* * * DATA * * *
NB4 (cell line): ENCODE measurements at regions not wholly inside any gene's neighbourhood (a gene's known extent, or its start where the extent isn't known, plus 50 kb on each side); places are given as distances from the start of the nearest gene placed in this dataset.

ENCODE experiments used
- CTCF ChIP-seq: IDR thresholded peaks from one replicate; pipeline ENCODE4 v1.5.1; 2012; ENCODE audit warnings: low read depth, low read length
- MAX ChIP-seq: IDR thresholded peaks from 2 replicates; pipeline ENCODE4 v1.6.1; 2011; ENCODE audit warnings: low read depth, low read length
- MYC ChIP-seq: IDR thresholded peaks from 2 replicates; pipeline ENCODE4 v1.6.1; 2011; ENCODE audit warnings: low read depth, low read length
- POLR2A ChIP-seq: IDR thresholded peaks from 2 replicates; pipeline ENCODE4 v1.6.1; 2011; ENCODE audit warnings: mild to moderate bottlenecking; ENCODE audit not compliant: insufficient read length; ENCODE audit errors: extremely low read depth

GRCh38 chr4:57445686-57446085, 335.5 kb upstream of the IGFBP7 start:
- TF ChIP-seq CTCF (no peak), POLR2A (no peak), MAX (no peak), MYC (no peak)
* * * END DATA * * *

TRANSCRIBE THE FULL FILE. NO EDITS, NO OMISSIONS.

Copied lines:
NB4 (cell line): ENCODE measurements at regions not wholly inside any gene's neighbourhood (a gene's known extent, or its start where the extent isn't known, plus 50 kb on each side); places are given as distances from the start of the nearest gene placed in this dataset.

ENCODE experiments used
- CTCF ChIP-seq: IDR thresholded peaks from one replicate; pipeline ENCODE4 v1.5.1; 2012; ENCODE audit warnings: low read depth, low read length
- MAX ChIP-seq: IDR thresholded peaks from 2 replicates; pipeline ENCODE4 v1.6.1; 2011; ENCODE audit warnings: low read depth, low read length
- MYC ChIP-seq: IDR thresholded peaks from 2 replicates; pipeline ENCODE4 v1.6.1; 2011; ENCODE audit warnings: low read depth, low read length
- POLR2A ChIP-seq: IDR thresholded peaks from 2 replicates; pipeline ENCODE4 v1.6.1; 2011; ENCODE audit warnings: mild to moderate bottlenecking; ENCODE audit not compliant: insufficient read length; ENCODE audit errors: extremely low read depth

GRCh38 chr4:57445686-57446085, 335.5 kb upstream of the IGFBP7 start:
- TF ChIP-seq CTCF (no peak), POLR2A (no peak), MAX (no peak), MYC (no peak)